6. WhatsApp group (the group is still available after the closure of the program to follow up with the trainee)
  7. Telephone calls (between the programme staff)
What did you learn in the process?

A number of lessons were learned, including:

  1. Online training programs should be at least nine months as choosing and selecting participants takes time;
  2. Adjusting the course timing to suit librarians and avoid summer time as it consider as rush months for public librarians;
  3. A sufficient fund should be dedicated to similar projects at least triple the amount to cover, especially travel expenses, accommodations for all the program participants;
  4. Motivation, ambitions, enthusiasm, and experiences gained after the final regional convening which emphasis on the importance of engaging all the trainees in the final meeting of the program;
  5. Organize some field visits to the major libraries such as Bibliotheca Alexandrina in the final meeting should be considered to see the implementation of the activities that support SDGs;
  6. All the geopolitics condition and the location of the training should be considered from the beginning of the preparation of the proposal;
  7. A flexible skim of expenses should be exists in the proposals to face any unexpected situation.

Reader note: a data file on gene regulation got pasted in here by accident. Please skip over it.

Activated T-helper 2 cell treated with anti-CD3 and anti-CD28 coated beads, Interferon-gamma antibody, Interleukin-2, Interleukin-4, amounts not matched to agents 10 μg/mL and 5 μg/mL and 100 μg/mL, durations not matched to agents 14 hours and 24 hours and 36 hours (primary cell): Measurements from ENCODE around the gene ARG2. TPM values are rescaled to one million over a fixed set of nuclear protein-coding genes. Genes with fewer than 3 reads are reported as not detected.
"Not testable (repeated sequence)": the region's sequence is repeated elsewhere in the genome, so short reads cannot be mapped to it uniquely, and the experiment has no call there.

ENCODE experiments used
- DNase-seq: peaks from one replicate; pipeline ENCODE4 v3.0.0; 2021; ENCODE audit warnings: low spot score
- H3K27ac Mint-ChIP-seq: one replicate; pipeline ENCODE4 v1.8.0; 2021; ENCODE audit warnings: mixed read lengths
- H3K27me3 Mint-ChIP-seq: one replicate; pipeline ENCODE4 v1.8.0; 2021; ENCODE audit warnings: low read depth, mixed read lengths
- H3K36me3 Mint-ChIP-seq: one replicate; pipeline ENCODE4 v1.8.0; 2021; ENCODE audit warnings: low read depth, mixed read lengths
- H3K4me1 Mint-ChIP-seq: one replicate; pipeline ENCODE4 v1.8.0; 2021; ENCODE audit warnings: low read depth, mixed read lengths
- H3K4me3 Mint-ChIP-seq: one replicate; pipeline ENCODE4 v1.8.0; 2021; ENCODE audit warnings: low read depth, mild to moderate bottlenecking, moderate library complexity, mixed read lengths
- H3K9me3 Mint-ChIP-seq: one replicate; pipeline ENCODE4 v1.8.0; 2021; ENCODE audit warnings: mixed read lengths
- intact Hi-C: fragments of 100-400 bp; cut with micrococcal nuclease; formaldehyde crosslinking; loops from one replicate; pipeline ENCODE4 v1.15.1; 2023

What are your next steps?

Because of the project's success, the project team has in mind some follow-up activities to ensure sustainability:

  1. Gathering representatives of the trainees in the coming professional meeting of IFLA-AFLI and AFLI annual meeting;
  2. Sustain the platform which contains modules and making it available to all professional library associations to conduct similar training for librarians in the region;
  3. Supporting the efforts of the professional national associations in LIS to organise seminars and meeting conducted by the trainees on Advocacy & SDGs in every country in the region;
  4. Supporting and encouraging all the trainees to implement their final plans in their libraries by establishing Facebook group, especially between trainees and project team to trace and enhance their activities;
  5. Supporting and encouraging all trainees to link between their programs; activities and events with appropriate SDGs;
  6. Encouraging the trainees to share their SDGs stories on the IFLA Library Map of the world to show their impact on communities and people’s lives.